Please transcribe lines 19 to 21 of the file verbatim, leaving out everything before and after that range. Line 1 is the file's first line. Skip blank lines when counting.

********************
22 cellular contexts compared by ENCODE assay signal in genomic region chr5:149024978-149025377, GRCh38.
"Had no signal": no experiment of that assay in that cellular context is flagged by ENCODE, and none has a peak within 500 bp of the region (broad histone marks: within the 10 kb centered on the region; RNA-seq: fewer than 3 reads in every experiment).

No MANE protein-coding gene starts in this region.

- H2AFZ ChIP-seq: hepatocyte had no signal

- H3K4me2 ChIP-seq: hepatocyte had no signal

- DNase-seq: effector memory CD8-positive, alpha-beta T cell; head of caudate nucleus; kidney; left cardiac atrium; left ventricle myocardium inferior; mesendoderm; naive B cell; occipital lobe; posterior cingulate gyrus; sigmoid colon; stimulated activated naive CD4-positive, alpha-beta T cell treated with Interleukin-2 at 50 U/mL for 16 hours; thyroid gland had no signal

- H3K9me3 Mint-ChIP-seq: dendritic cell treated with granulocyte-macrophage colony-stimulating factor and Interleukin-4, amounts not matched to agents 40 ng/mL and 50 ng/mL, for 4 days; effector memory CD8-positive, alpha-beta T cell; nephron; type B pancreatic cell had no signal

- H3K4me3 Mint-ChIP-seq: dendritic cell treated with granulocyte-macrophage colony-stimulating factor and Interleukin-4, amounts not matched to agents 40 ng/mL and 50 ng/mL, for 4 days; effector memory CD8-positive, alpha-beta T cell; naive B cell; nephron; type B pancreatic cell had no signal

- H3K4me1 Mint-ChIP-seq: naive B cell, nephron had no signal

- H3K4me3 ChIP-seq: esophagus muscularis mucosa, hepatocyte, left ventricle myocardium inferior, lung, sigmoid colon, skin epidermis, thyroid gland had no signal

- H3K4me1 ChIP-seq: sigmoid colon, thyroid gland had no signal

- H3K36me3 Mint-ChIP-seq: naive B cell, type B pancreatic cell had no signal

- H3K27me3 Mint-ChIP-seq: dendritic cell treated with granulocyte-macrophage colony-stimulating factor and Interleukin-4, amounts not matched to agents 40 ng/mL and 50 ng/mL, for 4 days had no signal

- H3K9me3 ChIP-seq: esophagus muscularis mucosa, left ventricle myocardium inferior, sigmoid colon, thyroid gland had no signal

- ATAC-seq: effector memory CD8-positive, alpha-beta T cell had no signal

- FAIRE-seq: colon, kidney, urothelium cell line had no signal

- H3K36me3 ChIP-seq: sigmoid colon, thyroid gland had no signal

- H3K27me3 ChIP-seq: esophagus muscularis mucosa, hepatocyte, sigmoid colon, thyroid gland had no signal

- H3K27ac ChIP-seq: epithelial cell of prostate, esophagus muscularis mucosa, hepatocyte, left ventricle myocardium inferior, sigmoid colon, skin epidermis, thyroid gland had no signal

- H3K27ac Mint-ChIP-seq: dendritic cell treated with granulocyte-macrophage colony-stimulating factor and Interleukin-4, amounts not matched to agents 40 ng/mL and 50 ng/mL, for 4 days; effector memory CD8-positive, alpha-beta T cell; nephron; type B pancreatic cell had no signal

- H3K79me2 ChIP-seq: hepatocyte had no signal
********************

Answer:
- H3K27ac ChIP-seq: epithelial cell of prostate, esophagus muscularis mucosa, hepatocyte, left ventricle myocardium inferior, sigmoid colon, skin epidermis, thyroid gland had no signal

- H3K27ac Mint-ChIP-seq: dendritic cell treated with granulocyte-macrophage colony-stimulating factor and Interleukin-4, amounts not matched to agents 40 ng/mL and 50 ng/mL, for 4 days; effector memory CD8-positive, alpha-beta T cell; nephron; type B pancreatic cell had no signal

- H3K79me2 ChIP-seq: hepatocyte had no signal